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Review: IN EVERY GENERATION at TheatreWorks Silicon Valley

Review: IN EVERY GENERATION at TheatreWorks Silicon Valley

In Every Generation continues through February 12, 2023.

The traditions of the Passover seder are the jumping off point for the West Coast premiere of Ali Viterbi's thoughtful time-hopping reflection on the Jewish experience. Examining what is passed down from generation to generation, it's much more than the elements of the seder dinner - the bitter herbs, the unleavened bread and the ten plagues telling the story of the exodus from Egypt. There's the dark, ever present paranoia of persecution lingering throughout this piece making it a cautionary tale for not only Jews, but any minority facing oppression.

Review: IN EVERY GENERATION at TheatreWorks Silicon Valley
Yael (Olivia Nicole Hoffman) and Dev (Sarah Lo) share Passover Seder with their mother Valeria (Cindy Goldfield)

Act one is set in 2019 at what will evolve into an awkward celebration. Mother Valeria (Cindy Goldfield) is an emotional wreck, her rabbi husband having run off. Yael (Olivia Nicole Hoffman), her daughter is a Yale pre-med student dating a goy (Jewish slang for a gentile) interested in studying the passing down of traits through genes. The other daughter Dev (Sara Lo), is Chinese, wanting to follow her adopted father's profession and longing to find her own lineage. Nonna Paola (Luisa Sermol), is a cantankerous ex-Slav who married her now ailing Italian husband Davide (Michael Champlin) post WWII.

Over an abundance of food, the tensions increase as revelations are exposed. What does it mean to be a modern Jew in the face of increasing antisemitic attacks? Should the young bear the brunt of the memories of the horrors of the holocaust?

Review: IN EVERY GENERATION at TheatreWorks Silicon Valley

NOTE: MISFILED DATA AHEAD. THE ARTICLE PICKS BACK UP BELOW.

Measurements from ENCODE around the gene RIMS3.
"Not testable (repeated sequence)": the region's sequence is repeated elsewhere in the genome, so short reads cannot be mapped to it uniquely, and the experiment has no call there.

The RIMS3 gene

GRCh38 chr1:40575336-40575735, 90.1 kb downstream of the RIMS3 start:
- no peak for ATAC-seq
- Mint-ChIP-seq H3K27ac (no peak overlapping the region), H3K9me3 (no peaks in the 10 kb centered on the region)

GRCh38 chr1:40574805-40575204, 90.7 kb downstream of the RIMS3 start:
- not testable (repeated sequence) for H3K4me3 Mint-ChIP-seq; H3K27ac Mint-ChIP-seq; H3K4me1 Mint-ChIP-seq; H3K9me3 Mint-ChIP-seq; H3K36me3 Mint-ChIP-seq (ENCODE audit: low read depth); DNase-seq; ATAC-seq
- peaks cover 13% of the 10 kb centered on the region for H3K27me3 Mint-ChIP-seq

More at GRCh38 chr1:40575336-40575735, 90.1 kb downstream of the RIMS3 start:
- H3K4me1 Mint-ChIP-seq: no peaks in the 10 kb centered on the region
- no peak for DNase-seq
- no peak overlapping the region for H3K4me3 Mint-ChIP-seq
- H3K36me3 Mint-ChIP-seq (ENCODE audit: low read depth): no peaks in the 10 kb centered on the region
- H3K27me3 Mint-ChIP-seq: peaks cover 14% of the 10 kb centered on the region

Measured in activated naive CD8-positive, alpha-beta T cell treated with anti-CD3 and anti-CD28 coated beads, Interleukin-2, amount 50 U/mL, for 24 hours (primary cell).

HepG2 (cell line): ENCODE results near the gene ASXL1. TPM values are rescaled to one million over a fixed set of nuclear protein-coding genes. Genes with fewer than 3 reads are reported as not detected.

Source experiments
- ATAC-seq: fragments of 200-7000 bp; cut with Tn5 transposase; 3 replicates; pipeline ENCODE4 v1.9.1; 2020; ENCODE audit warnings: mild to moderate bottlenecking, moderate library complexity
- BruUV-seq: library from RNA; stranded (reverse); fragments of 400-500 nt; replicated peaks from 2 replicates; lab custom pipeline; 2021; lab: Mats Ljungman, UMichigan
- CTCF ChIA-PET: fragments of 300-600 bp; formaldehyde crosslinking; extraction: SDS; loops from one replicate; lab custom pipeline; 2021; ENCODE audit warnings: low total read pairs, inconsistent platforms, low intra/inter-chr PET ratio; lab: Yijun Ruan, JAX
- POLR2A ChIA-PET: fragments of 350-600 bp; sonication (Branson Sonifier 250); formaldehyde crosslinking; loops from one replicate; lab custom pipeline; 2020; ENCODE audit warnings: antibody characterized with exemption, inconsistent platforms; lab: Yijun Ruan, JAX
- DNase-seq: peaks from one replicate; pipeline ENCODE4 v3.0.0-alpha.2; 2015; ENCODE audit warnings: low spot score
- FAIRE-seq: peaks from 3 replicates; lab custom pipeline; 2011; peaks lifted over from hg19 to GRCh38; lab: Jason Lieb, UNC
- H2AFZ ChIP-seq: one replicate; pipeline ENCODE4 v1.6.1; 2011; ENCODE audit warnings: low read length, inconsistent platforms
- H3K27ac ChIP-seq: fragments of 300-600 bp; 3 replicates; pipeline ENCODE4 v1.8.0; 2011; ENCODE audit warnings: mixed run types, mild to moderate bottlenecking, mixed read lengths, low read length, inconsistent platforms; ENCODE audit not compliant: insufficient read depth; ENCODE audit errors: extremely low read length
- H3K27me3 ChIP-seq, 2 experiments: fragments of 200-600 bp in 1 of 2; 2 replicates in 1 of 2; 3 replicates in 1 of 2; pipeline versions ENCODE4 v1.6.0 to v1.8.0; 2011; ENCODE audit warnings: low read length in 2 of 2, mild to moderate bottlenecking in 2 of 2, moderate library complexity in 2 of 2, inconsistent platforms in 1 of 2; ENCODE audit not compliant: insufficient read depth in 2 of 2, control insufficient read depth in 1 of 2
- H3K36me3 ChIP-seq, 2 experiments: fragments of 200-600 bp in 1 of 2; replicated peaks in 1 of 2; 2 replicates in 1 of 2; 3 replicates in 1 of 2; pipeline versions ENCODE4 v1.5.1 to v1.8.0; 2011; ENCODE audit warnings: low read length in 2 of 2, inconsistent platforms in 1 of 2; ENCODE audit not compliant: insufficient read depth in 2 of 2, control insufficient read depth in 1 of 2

Sisters Dev (Sarah Lo) and Yael (Olivia Nicole Hoffman) disagree about how to practice their faith

The ensemble acting is solid throughout with Nina Ball's scenic design adding subtitles historical background and some language translations. Both Champlin and Goldfield are afflicted with ALS during the course of the story, evidence of genetic predisposition to parallel the passing down of memories and thought patterns.

Act II switches back in time to 1954 where Paola and Davide have relocated to LA post war to start a new life. He can't speak of the atrocities he faced so traumatized is he with survivors guilt. Paola is terrified of knocks on the door and ready to start their new life in freedom. Luisa Sermol gives a standout performance as the matriarch attempting to navigate life as Jew is an often inhospitable reality.

Review: IN EVERY GENERATION at TheatreWorks Silicon Valley
Paola (Luisa Sermol) shares a story from her past

We time shift to 2050 where we're told antisemitism has escalated. Yael abandons her faith to protect her children while Dev is now a Chinese, lesbian rabbi dedicated to continuing the faith. Their dichotomy is an important issue in Judaism and other religions fearful of losing the faithful. The two sisters make a tentative peace which seemed to complete the play, however there's a second finale occurring at an early seder at the time of the Exodus. It seems an unnecessary add on I assume to take the story full circle.

Review: IN EVERY GENERATION at TheatreWorks Silicon Valley
Paola (Luisa Sermol) and Davide (Michael Champlin) are excited about the future

In Every Generation tackles some serious religious issues seen through an intimate family's journey. Epic is scope and encompassing much more than religion, Virtabi has poked the bear of antisemitism and its ramifications.

In Every Generation continues through February 12, 2023. Tickets available at 877-662-8978 or TheatreWorks.org

Photo credit: Kevin Berne



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Review: IN EVERY GENERATION at TheatreWorks Silicon ValleyReview: IN EVERY GENERATION at TheatreWorks Silicon Valley
January 23, 2023

What did our critic think of IN EVERY GENERATION at TheatreWorks Silicon Valley? The traditions of the Passover seder are the jumping off point for the West Coast premiere of Ali Viterbi's thoughtful time-hopping reflection on the Jewish experience. Examining what is passed down from generation to generation, it's much more than the elements of the seder dinner - the bitter herbs, the unleavened bread and the ten plagues telling the story of the exodus from Egypt. There's the dark, ever present paranoia of persecution lingering throughout this piece making it a cautionary tale for not only Jews, but any minority facing oppression.